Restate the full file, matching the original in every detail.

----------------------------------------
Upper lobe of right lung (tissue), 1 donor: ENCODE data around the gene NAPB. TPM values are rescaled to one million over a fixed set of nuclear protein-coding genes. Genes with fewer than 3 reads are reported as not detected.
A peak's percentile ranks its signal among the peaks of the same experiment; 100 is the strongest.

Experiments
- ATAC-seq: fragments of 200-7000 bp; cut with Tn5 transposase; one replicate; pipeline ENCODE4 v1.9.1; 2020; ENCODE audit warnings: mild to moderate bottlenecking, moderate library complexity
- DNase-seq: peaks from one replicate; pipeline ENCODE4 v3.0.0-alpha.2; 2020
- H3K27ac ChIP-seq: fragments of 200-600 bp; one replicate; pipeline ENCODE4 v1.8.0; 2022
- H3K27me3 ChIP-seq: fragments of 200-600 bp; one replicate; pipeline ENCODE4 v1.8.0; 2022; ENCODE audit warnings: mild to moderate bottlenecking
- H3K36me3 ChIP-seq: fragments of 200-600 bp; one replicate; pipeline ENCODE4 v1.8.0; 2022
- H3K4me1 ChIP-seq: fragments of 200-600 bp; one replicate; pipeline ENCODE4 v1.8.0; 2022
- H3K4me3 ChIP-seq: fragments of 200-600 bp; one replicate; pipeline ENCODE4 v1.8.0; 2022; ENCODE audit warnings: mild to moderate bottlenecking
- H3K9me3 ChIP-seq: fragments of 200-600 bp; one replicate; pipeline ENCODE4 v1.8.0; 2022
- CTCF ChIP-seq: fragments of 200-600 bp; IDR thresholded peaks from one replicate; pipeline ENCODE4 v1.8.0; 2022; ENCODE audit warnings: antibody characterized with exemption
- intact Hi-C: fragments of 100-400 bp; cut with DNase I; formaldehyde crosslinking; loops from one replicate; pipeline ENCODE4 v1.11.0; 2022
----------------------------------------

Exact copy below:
Upper lobe of right lung (tissue), 1 donor: ENCODE data around the gene NAPB. TPM values are rescaled to one million over a fixed set of nuclear protein-coding genes. Genes with fewer than 3 reads are reported as not detected.
A peak's percentile ranks its signal among the peaks of the same experiment; 100 is the strongest.

Experiments
- ATAC-seq: fragments of 200-7000 bp; cut with Tn5 transposase; one replicate; pipeline ENCODE4 v1.9.1; 2020; ENCODE audit warnings: mild to moderate bottlenecking, moderate library complexity
- DNase-seq: peaks from one replicate; pipeline ENCODE4 v3.0.0-alpha.2; 2020
- H3K27ac ChIP-seq: fragments of 200-600 bp; one replicate; pipeline ENCODE4 v1.8.0; 2022
- H3K27me3 ChIP-seq: fragments of 200-600 bp; one replicate; pipeline ENCODE4 v1.8.0; 2022; ENCODE audit warnings: mild to moderate bottlenecking
- H3K36me3 ChIP-seq: fragments of 200-600 bp; one replicate; pipeline ENCODE4 v1.8.0; 2022
- H3K4me1 ChIP-seq: fragments of 200-600 bp; one replicate; pipeline ENCODE4 v1.8.0; 2022
- H3K4me3 ChIP-seq: fragments of 200-600 bp; one replicate; pipeline ENCODE4 v1.8.0; 2022; ENCODE audit warnings: mild to moderate bottlenecking
- H3K9me3 ChIP-seq: fragments of 200-600 bp; one replicate; pipeline ENCODE4 v1.8.0; 2022
- CTCF ChIP-seq: fragments of 200-600 bp; IDR thresholded peaks from one replicate; pipeline ENCODE4 v1.8.0; 2022; ENCODE audit warnings: antibody characterized with exemption
- intact Hi-C: fragments of 100-400 bp; cut with DNase I; formaldehyde crosslinking; loops from one replicate; pipeline ENCODE4 v1.11.0; 2022